During the general discussion, the G-77 and China requested facilitation of finance, access to and transfer of environmentally sound technologies (ESTs) and training on favorable terms. They believed that undue emphasis has been placed on national policy adjustment, and suggested a focus on: case studies; clearing houses; information systems; EST centres; and biotechnology. Germany clearly stated many developed countries' concern that general discussion on this issue has come to a dead-end and further progress can be made only in the context of addressing specific sectors. The Nordics recognized the importance of medium- and small-sized enterprises in developing countries. Egypt concurred, and suggested that international organizations assist these enterprises. Poland noted that technology transfer is an acute problem for countries with economies in transition. Morocco underscored the unique constraints on African countries. The G-77 and China supported the continuation of the ad hoc working group on technology transfer, but many developed countries disagreed.
On the question of diffusion of ESTs, the developed countries found it necessary to rely mainly on the private sector, while the developing countries called for a government role. The US believed the role of the private sector is critical for EST diffusion. Germany stated that the private sector should accept more responsibility in EST transfer, but also stated that sound national policies in recipient nations are important. Switzerland also emphasized the importance of market conditions and regulatory frameworks. The G-77 and China suggested that the Secretary-General conduct a study on how to facilitate access to and transfer of ESTs in the public domain.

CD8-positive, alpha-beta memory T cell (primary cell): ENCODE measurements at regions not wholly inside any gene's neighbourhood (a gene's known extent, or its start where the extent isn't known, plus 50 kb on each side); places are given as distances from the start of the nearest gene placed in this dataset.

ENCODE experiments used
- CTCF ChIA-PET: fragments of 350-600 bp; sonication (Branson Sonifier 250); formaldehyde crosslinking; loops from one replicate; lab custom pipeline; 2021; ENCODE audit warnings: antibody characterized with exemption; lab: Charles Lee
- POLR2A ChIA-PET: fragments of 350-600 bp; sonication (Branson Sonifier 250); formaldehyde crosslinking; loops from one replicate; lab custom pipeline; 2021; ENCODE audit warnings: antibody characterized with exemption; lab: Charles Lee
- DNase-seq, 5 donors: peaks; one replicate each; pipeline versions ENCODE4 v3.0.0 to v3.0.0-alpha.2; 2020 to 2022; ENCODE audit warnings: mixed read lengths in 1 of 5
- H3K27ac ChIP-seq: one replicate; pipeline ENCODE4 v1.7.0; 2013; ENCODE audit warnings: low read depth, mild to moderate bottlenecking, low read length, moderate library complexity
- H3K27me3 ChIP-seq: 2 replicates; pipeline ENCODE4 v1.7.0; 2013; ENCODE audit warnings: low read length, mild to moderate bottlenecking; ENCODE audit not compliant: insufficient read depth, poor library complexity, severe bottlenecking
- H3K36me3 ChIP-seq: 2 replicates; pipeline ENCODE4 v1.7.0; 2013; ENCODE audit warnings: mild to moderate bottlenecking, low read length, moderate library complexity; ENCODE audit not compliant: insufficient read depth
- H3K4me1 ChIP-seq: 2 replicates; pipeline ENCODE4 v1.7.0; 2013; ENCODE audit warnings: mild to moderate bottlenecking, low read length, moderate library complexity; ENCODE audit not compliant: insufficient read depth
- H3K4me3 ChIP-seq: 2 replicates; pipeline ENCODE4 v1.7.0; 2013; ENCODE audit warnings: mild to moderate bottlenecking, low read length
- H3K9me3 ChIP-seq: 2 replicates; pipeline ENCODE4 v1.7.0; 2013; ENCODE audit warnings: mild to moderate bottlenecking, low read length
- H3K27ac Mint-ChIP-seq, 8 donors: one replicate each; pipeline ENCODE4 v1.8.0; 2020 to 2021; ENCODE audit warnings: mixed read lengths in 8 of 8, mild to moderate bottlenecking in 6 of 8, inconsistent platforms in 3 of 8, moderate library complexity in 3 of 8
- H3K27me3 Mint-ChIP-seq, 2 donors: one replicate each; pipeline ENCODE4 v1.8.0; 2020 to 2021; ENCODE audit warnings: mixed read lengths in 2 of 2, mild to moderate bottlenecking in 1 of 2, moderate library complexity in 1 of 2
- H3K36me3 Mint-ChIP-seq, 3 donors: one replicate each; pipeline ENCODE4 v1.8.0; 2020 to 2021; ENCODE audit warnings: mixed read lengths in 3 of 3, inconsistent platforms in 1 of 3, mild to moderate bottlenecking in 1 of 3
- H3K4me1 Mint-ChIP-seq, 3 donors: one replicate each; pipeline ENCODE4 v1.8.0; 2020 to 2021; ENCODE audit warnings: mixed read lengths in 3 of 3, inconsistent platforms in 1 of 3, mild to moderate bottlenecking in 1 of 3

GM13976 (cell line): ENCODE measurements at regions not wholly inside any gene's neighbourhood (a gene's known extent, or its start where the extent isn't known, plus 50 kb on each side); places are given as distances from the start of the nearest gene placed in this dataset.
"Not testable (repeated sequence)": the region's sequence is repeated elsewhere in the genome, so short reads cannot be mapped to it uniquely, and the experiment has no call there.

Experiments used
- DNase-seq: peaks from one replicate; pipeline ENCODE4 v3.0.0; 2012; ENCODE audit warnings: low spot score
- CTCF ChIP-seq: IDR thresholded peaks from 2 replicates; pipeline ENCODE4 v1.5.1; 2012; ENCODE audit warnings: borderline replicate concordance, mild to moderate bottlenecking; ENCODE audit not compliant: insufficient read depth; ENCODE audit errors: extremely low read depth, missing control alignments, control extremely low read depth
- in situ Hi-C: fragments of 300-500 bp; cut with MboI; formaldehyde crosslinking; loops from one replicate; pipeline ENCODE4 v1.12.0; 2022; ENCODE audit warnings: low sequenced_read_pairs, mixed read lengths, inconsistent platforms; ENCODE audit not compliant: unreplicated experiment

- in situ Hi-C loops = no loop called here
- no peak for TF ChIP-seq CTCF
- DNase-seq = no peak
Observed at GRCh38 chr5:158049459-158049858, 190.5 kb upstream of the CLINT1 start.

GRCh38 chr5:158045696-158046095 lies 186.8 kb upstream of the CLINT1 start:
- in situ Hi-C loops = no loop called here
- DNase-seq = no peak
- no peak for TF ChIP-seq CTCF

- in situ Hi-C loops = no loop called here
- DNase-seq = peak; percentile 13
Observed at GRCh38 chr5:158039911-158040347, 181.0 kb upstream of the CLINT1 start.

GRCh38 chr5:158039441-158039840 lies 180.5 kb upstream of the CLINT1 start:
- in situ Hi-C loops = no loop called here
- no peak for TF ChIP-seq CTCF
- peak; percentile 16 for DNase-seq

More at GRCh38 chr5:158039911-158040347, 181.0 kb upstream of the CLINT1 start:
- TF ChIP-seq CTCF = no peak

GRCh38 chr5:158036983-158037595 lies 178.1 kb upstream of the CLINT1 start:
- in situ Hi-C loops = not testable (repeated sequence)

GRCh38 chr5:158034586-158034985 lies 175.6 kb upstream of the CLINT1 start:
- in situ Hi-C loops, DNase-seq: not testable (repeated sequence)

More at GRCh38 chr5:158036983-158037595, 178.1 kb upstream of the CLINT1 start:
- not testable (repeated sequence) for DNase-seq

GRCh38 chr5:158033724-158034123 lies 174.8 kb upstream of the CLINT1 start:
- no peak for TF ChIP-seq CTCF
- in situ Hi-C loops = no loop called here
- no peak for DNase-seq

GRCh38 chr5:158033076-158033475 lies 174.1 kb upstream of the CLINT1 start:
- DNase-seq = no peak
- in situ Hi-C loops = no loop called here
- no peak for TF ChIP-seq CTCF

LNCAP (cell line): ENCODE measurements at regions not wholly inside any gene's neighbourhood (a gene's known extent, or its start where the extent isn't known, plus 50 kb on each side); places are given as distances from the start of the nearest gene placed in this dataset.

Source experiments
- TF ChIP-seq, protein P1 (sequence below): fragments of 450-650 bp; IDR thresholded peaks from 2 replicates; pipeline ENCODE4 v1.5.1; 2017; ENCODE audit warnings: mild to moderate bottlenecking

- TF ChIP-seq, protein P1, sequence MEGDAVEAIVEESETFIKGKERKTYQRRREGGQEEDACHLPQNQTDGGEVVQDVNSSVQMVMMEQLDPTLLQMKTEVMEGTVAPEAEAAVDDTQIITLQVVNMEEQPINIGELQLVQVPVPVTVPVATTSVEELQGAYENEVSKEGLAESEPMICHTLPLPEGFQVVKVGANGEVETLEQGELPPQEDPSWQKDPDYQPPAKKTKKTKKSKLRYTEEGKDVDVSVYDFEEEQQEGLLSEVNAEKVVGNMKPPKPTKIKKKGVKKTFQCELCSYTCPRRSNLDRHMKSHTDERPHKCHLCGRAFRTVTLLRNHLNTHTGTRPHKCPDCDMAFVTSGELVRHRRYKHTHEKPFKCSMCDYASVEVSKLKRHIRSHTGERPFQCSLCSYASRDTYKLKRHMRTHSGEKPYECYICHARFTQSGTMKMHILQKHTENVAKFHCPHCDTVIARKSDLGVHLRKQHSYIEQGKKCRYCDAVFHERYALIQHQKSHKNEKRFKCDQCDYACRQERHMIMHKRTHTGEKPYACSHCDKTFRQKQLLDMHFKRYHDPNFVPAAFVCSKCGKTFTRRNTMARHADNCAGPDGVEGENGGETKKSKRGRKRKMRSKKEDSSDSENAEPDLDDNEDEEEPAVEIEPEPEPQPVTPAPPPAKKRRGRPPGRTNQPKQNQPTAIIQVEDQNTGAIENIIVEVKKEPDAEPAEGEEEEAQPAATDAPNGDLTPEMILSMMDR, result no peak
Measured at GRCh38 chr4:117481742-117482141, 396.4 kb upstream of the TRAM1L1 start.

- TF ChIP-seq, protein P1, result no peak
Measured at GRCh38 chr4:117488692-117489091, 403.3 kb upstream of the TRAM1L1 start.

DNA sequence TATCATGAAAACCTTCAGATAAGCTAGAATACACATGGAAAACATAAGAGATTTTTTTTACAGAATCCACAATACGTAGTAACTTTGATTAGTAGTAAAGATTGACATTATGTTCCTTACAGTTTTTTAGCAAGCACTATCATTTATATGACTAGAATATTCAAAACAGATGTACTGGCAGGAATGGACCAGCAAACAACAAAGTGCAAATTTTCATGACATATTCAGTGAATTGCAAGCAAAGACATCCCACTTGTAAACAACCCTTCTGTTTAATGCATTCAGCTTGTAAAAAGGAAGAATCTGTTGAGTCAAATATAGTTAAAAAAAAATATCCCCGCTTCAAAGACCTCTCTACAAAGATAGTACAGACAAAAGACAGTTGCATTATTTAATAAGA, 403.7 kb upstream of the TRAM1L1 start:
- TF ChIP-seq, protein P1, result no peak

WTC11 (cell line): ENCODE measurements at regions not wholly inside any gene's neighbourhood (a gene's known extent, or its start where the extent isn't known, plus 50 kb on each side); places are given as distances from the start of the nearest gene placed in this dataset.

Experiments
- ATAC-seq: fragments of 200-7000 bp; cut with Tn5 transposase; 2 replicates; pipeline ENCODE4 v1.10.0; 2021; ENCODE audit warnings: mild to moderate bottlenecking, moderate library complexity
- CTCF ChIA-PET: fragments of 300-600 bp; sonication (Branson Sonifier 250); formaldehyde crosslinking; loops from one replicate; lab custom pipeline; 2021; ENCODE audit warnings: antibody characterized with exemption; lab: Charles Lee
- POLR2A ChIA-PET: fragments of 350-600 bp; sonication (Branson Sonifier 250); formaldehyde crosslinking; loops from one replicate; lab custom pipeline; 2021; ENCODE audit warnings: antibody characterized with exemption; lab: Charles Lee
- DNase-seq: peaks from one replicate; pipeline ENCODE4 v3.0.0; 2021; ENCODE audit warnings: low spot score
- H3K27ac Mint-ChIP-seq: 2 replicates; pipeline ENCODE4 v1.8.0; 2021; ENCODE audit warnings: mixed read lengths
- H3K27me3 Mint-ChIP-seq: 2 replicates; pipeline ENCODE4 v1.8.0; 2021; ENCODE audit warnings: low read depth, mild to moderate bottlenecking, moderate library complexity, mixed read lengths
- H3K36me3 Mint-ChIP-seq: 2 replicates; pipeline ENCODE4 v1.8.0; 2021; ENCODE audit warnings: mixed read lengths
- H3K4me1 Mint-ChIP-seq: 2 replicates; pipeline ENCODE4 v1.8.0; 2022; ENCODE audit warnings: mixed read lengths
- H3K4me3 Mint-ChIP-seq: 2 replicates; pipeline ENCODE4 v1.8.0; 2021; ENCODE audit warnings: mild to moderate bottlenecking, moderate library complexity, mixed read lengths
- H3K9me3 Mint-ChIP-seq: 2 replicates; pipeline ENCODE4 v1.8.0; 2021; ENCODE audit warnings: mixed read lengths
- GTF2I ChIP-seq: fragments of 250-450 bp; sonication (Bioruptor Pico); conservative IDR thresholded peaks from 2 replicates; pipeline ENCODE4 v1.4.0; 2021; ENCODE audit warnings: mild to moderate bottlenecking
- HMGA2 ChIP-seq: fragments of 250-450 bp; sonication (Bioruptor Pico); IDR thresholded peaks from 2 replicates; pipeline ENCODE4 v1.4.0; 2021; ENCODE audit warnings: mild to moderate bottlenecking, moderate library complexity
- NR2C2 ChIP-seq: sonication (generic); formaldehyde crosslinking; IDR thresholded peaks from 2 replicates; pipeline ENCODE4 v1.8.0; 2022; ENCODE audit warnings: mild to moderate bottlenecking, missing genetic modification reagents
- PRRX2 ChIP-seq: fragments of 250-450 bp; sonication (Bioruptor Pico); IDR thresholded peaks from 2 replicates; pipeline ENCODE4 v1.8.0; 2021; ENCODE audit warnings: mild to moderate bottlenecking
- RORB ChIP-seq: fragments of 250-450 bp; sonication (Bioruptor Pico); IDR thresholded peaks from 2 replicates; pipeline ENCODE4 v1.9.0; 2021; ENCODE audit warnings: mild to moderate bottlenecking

All delegates agreed that capacity building is an important process in technology transfer. The discussion on information systems stressed accessibility. Germany noted general problems in access and availability of information. The Czech Republic proposed establishing a task force of experts to facilitate the implementation of an INTERNET-based information system about ESTs. Switzerland suggested using existing information rather than creating new systems, and the EU and the US called for an assessment of existing systems.
During the discussion of the Chair's draft text, a number of issues proved problematic, including: institutionalizing the intersessional working group; protecting intellectual property rights as well as the needs of developing countries; and the need for ESTs in countries with economies in transition. The problem with the intersessional working group was resolved by a contact group that had been established to deal with future CSD intersessional work. This group agreed that the new intersessional work programme will not include an ad hoc working group specifically devoted to technology transfer issues. With regard to countries with economies in transition, delegates agreed to add the phrase "such measures could also be considered for countries with economies in transition."
The final text (E/CN.17/1994/L.10): encourages relevant UN agencies to conduct a survey on and assessment of the available sources of information, supporting systems, and inventories of selected ESTs; invites industry associations to provide to the CSD and widely disseminate information on efforts in the transfer of ESTs; invites governments to conduct case studies on national technology needs; requests the Secretary-General and relevant organizations to examine the concrete modalities and the usefulness of innovative technology transfer mechanisms, benchmarking, the management of venture capital funds for ESTs, and joint ventures; invites appropriate UN organizations to involve small and medium-sized enterprises in long-term international technology partnership arrangements; and requests the Secretary-General to examine the feasibility of establishing a consultative group on environmental technology centres. [Return to start of article]